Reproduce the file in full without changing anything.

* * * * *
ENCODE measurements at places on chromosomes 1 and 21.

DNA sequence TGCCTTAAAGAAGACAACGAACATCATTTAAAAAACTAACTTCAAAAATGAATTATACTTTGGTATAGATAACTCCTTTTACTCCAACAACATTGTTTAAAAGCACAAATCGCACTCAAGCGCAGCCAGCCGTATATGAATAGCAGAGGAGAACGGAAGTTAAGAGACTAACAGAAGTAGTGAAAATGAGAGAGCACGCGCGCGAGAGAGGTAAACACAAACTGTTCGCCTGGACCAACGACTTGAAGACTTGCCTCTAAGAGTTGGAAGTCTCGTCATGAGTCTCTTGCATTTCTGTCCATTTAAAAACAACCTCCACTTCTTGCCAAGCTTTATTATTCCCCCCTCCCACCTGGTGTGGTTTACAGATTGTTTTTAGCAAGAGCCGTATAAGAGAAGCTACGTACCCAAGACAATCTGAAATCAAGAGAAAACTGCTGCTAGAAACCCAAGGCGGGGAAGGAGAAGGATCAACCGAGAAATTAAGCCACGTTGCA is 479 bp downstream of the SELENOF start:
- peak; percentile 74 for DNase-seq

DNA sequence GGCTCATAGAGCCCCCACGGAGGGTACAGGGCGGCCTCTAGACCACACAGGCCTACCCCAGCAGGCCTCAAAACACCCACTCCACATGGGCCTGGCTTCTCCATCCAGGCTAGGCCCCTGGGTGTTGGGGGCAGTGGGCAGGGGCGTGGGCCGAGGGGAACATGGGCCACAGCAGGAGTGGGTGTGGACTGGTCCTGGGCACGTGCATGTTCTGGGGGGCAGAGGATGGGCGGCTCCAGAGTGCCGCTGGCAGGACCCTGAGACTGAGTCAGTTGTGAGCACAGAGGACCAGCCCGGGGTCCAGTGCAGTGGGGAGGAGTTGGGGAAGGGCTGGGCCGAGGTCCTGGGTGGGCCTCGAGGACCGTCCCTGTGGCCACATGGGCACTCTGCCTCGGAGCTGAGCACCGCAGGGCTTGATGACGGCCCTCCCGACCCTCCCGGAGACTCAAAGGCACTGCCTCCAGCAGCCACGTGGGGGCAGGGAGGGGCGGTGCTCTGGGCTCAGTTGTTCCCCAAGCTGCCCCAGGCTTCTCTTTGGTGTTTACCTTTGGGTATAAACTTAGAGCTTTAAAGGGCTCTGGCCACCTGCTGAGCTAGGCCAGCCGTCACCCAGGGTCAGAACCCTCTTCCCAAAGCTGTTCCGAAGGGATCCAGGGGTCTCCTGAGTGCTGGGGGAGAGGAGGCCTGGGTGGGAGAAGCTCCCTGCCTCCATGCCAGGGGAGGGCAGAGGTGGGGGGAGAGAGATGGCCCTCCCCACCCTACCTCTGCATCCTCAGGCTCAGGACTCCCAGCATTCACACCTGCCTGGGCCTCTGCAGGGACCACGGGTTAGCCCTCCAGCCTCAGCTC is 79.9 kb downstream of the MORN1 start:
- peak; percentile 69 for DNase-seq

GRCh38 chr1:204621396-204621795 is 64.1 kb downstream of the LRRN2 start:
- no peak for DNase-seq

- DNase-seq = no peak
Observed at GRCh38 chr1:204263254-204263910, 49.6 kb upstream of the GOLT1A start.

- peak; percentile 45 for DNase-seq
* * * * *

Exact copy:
ENCODE measurements at places on chromosomes 1 and 21.

DNA sequence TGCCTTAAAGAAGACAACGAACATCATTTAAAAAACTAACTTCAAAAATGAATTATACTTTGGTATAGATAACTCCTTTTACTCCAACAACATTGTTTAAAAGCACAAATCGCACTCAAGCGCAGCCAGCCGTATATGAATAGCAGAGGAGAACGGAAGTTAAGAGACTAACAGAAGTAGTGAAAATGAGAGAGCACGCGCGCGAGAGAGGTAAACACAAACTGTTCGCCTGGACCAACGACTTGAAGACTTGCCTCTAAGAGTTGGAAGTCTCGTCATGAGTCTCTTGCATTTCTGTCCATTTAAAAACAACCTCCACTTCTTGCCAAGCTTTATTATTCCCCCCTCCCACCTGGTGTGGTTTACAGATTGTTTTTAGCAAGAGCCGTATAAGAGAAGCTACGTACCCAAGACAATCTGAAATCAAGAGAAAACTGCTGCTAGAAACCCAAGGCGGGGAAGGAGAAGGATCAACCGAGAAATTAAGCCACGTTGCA is 479 bp downstream of the SELENOF start:
- peak; percentile 74 for DNase-seq

DNA sequence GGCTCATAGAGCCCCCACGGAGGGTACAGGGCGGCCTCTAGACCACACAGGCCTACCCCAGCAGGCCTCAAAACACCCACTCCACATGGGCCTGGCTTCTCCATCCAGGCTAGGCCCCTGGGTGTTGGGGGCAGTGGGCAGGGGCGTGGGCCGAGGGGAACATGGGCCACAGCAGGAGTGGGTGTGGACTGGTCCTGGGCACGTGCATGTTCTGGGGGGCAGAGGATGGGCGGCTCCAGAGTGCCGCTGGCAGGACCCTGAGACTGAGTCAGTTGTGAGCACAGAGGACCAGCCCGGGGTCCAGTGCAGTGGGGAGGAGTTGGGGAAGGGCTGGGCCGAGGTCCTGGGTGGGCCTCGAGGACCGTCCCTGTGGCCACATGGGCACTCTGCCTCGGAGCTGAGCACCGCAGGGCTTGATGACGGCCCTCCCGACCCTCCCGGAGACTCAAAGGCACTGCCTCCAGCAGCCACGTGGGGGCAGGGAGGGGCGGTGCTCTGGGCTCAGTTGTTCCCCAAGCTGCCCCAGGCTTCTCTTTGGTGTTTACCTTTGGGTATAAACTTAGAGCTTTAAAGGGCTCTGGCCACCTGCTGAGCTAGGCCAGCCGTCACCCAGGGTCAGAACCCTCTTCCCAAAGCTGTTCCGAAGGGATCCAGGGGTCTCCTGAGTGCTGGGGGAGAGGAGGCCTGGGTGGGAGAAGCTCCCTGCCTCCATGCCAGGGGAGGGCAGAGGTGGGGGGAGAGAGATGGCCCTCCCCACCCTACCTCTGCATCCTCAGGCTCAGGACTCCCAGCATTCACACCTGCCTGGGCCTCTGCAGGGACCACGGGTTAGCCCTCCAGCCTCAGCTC is 79.9 kb downstream of the MORN1 start:
- peak; percentile 69 for DNase-seq

GRCh38 chr1:204621396-204621795 is 64.1 kb downstream of the LRRN2 start:
- no peak for DNase-seq

- DNase-seq = no peak
Observed at GRCh38 chr1:204263254-204263910, 49.6 kb upstream of the GOLT1A start.

- peak; percentile 45 for DNase-seq